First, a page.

WikiLeaks renews accusations over Sri Lanka war crimes

Friday, 3 December 2010 00:39 -     - {{hitsCtrl.values.hits}}

  • Accusations on president, other leaders means no probe-US
  • Cable: UK pressures Colombo over war for election politics

By C. Bryson Hull

COLOMBO (Reuters) - The United States believes there is little prospect Sri Lanka will hold anyone accountable for the bloody end of the war with the Tamil Tigers because war crimes allegations involve top government figures, leaked U.S. documents say.

The Jan. 15 cable sent by U.S. Ambassador to Sri Lanka Patricia Butenis is among thousands of classified documents released by whistleblowing website WikiLeaks.

Another cable from the U.S. embassy in London reveals an admission by a British diplomat that former Foreign Secretary David Miliband pressured Sri Lanka’s government for a ceasefire to help secure Labour party votes from Britain’s Tamil Diaspora.

The release of the documents revisits accusations against the government made around the time of Sri Lanka’s May 2009 crushing of the Tamil Tiger separatists in a quarter-century civil war.

Entitled “Sri Lanka War-Crimes Accountability: The Tamil Perspective”, the cable from the Colombo embassy was written 11 days before the poll that saw President Mahinda Rajapaksa defeat General Sarath Fonseka, his erstwhile war ally now in jail.

“While regrettable, the lack of attention to accountability is not surprising. There are no examples we know of a regime undertaking wholesale investigations of its own troops or senior officials for war crimes while that regime or government remained in power,” Butenis wrote.

“In Sri Lanka this is further complicated by the fact that responsibility for many of the alleged crimes rests with the country’s senior civilian and military leadership, including President Rajapaksa and his brothers and opposition candidate General Fonseka.”

A spokesman for the U.S. embassy had no immediate comment.

Sri Lanka’s Construction Minister Wimal Weerawansa, a firebrand nationalist who held rowdy protests against a U.N. inquiry into the war, was measured in his response.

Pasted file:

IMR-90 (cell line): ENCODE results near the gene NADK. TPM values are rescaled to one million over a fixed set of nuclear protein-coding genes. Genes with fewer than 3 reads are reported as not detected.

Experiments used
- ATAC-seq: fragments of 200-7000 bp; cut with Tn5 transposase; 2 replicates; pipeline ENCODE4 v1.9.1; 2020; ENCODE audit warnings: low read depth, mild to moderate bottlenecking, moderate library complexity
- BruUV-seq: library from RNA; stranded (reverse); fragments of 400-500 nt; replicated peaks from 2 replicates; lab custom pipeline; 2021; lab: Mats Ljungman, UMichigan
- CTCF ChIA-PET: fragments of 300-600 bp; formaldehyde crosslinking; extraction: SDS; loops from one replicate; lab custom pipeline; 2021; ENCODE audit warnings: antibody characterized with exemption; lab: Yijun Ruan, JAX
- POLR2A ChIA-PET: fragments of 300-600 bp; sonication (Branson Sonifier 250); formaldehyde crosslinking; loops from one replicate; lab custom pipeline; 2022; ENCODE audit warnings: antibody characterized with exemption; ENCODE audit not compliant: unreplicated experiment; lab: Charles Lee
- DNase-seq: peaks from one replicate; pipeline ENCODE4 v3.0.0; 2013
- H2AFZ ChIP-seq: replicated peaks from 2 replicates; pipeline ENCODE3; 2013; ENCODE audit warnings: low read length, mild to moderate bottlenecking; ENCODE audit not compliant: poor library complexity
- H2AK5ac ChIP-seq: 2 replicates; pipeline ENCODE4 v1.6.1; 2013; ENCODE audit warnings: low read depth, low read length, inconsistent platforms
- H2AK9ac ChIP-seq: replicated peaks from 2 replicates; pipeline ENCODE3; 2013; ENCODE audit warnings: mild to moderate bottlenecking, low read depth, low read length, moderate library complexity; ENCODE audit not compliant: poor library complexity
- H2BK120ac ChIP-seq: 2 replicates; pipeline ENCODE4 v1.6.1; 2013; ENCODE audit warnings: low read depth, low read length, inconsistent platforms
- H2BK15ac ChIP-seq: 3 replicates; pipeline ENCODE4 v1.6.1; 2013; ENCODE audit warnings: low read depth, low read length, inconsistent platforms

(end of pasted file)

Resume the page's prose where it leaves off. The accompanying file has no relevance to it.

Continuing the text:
“Those revelations are nothing new for us and nothing exclusive. The important thing is the US officials are silent over those,” he told a press conference.

Human rights groups, Tamil pressure groups overseas and some Western governments accused the government of responsibility for what they say are thousands of civilian deaths or other atrocities that could constitute war crimes. They have demanded an international probe.

Colombo says its troops committed no war crimes and has acknowledged some civilians died, but says the numbers given by rights groups are vastly inflated for propaganda purposes. Rajapaksa so far has made good on his vow to stand up against any external probe including a U.N. attempt. Miliband visited Sri Lanka with French Foreign Secretary Bernard Kouchner just three weeks prior to the war’s end, where he levelled stiff criticism at the government. The Rajapaksa administration accused him then of playing election politics.

The cable from the U.S. embassy in London described a meeting with Britain’s Foreign Office Sri Lanka team leader, Tim Waite: “He said that with U.K. elections on the horizon and many Tamils living in Labour constituencies with slim majorities, the government is paying particular attention to Sri Lanka.”

Waite said Miliband recently told him “he was spending 60 percent of his time at the moment on Sri Lanka”, the cable says.

Colombo is furious the U.S. and British governments have rejected probes into their militaries’ reponsibility for civilian deaths in Iraq and Afghanistan, but want it investigated for its campaign to wipe out a group on 32 nations’ terrorism lists.

Butenis in her dispatch says there were many instances of alleged war crimes by the Tigers, but that since nearly all of its leadership was killed, few were left to be held responsible.

Rajapaksa has appointed a commission to probe the end of the war. Rights groups have refused an invitation to present evidence at it, saying it lacks credibility. Sri Lanka has a long history of commissions that produce few tangible results.